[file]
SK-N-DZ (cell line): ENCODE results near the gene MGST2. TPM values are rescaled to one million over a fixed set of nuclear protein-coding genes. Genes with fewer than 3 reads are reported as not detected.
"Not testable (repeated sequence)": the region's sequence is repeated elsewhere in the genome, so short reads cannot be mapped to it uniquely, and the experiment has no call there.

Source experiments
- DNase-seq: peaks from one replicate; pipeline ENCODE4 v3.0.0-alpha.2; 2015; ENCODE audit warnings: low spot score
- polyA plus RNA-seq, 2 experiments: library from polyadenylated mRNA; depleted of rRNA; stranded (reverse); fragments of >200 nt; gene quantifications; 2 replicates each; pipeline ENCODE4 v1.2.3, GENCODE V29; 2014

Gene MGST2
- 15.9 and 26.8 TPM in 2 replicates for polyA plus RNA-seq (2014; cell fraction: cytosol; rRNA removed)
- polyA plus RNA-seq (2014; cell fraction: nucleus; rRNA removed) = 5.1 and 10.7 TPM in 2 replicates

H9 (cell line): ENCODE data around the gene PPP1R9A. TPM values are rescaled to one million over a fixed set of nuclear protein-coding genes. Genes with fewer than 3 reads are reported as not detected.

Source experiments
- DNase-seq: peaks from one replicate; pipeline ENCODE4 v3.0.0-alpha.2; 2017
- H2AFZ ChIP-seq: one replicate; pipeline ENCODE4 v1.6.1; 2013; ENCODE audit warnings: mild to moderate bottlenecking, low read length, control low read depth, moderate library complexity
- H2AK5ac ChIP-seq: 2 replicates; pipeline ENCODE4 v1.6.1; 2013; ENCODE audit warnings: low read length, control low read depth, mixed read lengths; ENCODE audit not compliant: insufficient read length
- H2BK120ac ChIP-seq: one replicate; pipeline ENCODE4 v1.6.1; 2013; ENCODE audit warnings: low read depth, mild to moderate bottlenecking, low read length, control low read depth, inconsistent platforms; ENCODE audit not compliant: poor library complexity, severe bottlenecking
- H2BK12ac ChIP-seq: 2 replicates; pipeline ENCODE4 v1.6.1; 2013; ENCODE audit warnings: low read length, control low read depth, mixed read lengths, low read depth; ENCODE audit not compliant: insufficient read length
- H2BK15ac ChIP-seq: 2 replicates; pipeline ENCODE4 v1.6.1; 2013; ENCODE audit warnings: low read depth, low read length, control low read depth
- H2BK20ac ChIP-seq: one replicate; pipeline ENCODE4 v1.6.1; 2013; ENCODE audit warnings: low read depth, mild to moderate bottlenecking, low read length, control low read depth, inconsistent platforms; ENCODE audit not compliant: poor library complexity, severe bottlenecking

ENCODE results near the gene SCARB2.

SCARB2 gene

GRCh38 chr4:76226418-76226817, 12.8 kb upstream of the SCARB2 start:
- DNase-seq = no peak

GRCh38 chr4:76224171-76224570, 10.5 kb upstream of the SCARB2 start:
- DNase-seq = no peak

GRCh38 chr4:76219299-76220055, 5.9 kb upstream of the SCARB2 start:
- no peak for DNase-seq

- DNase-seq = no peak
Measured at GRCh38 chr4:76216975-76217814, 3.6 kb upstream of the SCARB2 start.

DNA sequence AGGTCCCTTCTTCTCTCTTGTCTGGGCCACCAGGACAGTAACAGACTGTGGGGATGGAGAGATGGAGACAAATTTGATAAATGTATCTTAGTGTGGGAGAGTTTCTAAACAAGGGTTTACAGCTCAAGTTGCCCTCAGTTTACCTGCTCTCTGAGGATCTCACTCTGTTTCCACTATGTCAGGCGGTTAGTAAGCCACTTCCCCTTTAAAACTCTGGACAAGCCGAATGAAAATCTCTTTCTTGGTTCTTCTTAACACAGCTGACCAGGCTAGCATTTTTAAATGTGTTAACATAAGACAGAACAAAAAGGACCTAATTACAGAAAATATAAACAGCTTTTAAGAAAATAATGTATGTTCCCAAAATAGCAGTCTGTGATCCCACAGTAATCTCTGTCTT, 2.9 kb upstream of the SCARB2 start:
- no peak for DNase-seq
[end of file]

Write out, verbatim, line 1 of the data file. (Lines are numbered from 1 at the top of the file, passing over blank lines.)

SK-N-DZ (cell line): ENCODE results near the gene MGST2. TPM values are rescaled to one million over a fixed set of nuclear protein-coding genes. Genes with fewer than 3 reads are reported as not detected.